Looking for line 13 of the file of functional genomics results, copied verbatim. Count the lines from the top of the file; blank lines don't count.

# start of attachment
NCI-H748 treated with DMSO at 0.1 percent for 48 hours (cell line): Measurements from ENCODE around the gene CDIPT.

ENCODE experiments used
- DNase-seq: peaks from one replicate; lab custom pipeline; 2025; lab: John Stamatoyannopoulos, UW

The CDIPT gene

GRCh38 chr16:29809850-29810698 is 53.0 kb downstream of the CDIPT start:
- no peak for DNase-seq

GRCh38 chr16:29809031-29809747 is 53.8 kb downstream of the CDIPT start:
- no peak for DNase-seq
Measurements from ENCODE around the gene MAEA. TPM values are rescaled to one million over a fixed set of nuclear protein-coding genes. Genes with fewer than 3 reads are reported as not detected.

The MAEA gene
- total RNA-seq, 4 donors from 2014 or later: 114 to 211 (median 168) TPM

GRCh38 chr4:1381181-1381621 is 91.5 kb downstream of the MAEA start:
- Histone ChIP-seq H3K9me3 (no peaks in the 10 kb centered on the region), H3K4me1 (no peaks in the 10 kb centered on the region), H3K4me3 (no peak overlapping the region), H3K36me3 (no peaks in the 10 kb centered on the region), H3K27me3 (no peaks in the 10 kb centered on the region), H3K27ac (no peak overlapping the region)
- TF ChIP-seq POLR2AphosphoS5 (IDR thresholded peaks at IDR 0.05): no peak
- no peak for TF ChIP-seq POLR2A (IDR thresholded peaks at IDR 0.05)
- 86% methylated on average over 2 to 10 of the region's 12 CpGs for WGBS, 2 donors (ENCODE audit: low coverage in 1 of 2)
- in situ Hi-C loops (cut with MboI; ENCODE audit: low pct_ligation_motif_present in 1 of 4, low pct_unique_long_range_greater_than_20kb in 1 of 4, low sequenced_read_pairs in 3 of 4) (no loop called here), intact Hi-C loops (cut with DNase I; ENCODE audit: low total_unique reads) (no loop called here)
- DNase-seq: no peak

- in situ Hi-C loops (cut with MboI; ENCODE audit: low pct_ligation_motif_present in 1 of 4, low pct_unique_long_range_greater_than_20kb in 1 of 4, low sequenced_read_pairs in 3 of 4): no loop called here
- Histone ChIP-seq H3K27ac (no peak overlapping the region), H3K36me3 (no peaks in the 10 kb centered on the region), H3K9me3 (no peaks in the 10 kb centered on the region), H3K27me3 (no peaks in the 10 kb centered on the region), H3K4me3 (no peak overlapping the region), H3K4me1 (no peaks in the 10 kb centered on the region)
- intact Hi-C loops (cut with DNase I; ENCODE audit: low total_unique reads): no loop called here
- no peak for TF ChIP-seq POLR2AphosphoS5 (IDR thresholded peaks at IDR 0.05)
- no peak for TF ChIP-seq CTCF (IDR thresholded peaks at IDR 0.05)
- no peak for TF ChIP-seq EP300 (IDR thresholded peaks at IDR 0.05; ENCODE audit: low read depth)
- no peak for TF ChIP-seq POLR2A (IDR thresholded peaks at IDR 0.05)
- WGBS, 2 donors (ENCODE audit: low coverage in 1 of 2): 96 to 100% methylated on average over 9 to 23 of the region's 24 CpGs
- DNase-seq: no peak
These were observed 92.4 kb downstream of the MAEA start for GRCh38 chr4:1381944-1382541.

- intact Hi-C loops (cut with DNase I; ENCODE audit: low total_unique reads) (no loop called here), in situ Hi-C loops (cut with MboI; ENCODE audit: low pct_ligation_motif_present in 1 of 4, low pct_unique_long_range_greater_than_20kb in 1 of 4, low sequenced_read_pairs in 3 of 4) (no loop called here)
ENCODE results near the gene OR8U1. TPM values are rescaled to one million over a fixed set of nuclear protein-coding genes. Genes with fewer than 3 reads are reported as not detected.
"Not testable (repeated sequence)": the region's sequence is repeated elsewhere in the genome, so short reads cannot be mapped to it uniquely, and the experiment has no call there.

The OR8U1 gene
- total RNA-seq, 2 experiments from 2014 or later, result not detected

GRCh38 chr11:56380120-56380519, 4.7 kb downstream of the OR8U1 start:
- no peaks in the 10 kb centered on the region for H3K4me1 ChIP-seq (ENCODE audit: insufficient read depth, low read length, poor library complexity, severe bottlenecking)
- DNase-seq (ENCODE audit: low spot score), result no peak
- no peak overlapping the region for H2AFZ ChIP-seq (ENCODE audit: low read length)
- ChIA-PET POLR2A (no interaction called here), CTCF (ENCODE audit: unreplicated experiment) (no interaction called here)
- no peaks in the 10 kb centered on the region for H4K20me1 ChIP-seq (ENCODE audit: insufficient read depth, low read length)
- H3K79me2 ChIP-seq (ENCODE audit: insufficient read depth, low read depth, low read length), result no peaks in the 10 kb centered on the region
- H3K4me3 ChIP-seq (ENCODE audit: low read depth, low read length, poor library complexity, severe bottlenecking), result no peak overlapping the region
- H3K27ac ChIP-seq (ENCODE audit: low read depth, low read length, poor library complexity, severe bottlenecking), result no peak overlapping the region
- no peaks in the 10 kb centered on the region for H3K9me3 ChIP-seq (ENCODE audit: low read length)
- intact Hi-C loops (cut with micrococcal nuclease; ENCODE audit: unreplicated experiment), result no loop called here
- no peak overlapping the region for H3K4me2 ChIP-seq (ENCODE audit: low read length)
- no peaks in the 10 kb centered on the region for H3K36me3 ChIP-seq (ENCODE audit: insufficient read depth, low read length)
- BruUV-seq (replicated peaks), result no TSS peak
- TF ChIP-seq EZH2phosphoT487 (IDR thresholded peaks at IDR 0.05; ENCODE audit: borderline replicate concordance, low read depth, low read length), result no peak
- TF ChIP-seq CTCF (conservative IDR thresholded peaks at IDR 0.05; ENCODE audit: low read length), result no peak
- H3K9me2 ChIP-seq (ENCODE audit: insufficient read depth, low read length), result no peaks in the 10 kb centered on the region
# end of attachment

- Histone ChIP-seq H3K9me3 (no peaks in the 10 kb centered on the region), H3K4me1 (no peaks in the 10 kb centered on the region), H3K4me3 (no peak overlapping the region), H3K36me3 (no peaks in the 10 kb centered on the region), H3K27me3 (no peaks in the 10 kb centered on the region), H3K27ac (no peak overlapping the region)